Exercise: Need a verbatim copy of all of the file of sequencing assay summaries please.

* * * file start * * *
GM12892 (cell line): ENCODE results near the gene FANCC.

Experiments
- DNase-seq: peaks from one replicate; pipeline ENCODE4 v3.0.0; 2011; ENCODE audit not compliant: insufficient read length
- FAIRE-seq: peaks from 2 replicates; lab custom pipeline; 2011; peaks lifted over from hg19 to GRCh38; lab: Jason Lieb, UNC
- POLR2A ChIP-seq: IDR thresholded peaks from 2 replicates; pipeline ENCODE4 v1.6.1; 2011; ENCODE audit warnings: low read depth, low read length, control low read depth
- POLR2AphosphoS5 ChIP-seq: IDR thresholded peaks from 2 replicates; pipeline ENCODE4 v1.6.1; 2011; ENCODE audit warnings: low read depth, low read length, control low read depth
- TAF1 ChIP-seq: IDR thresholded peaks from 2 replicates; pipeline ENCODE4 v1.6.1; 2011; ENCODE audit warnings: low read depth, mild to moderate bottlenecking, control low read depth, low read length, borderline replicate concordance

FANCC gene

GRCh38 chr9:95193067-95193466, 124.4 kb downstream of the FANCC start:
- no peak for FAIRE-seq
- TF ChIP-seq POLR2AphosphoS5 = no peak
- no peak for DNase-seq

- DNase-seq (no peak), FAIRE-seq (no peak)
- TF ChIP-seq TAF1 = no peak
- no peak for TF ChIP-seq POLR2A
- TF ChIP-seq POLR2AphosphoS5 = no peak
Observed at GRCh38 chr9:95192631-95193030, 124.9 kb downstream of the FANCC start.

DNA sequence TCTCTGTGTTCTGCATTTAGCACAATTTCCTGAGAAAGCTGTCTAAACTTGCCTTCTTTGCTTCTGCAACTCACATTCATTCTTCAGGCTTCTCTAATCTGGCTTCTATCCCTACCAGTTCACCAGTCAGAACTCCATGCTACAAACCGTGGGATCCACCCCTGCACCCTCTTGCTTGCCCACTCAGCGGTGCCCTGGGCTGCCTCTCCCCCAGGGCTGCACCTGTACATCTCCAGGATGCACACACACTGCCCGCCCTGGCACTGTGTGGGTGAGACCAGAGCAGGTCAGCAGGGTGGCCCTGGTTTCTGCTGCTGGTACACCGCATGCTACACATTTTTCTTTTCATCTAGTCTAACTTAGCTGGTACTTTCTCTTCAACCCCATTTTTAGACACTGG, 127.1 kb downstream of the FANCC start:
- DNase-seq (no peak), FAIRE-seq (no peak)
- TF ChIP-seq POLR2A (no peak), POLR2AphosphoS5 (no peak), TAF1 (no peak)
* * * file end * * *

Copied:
GM12892 (cell line): ENCODE results near the gene FANCC.

Experiments
- DNase-seq: peaks from one replicate; pipeline ENCODE4 v3.0.0; 2011; ENCODE audit not compliant: insufficient read length
- FAIRE-seq: peaks from 2 replicates; lab custom pipeline; 2011; peaks lifted over from hg19 to GRCh38; lab: Jason Lieb, UNC
- POLR2A ChIP-seq: IDR thresholded peaks from 2 replicates; pipeline ENCODE4 v1.6.1; 2011; ENCODE audit warnings: low read depth, low read length, control low read depth
- POLR2AphosphoS5 ChIP-seq: IDR thresholded peaks from 2 replicates; pipeline ENCODE4 v1.6.1; 2011; ENCODE audit warnings: low read depth, low read length, control low read depth
- TAF1 ChIP-seq: IDR thresholded peaks from 2 replicates; pipeline ENCODE4 v1.6.1; 2011; ENCODE audit warnings: low read depth, mild to moderate bottlenecking, control low read depth, low read length, borderline replicate concordance

FANCC gene

GRCh38 chr9:95193067-95193466, 124.4 kb downstream of the FANCC start:
- no peak for FAIRE-seq
- TF ChIP-seq POLR2AphosphoS5 = no peak
- no peak for DNase-seq

- DNase-seq (no peak), FAIRE-seq (no peak)
- TF ChIP-seq TAF1 = no peak
- no peak for TF ChIP-seq POLR2A
- TF ChIP-seq POLR2AphosphoS5 = no peak
Observed at GRCh38 chr9:95192631-95193030, 124.9 kb downstream of the FANCC start.

DNA sequence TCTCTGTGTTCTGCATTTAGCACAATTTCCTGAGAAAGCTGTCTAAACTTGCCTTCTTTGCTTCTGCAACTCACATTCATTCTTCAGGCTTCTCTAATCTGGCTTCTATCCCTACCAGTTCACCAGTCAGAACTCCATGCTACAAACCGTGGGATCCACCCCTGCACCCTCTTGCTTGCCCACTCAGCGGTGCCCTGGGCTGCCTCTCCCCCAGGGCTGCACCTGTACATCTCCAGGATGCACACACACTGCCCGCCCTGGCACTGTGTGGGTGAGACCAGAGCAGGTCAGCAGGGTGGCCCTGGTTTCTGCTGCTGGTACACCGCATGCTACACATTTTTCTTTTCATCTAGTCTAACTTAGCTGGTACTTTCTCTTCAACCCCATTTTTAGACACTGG, 127.1 kb downstream of the FANCC start:
- DNase-seq (no peak), FAIRE-seq (no peak)
- TF ChIP-seq POLR2A (no peak), POLR2AphosphoS5 (no peak), TAF1 (no peak)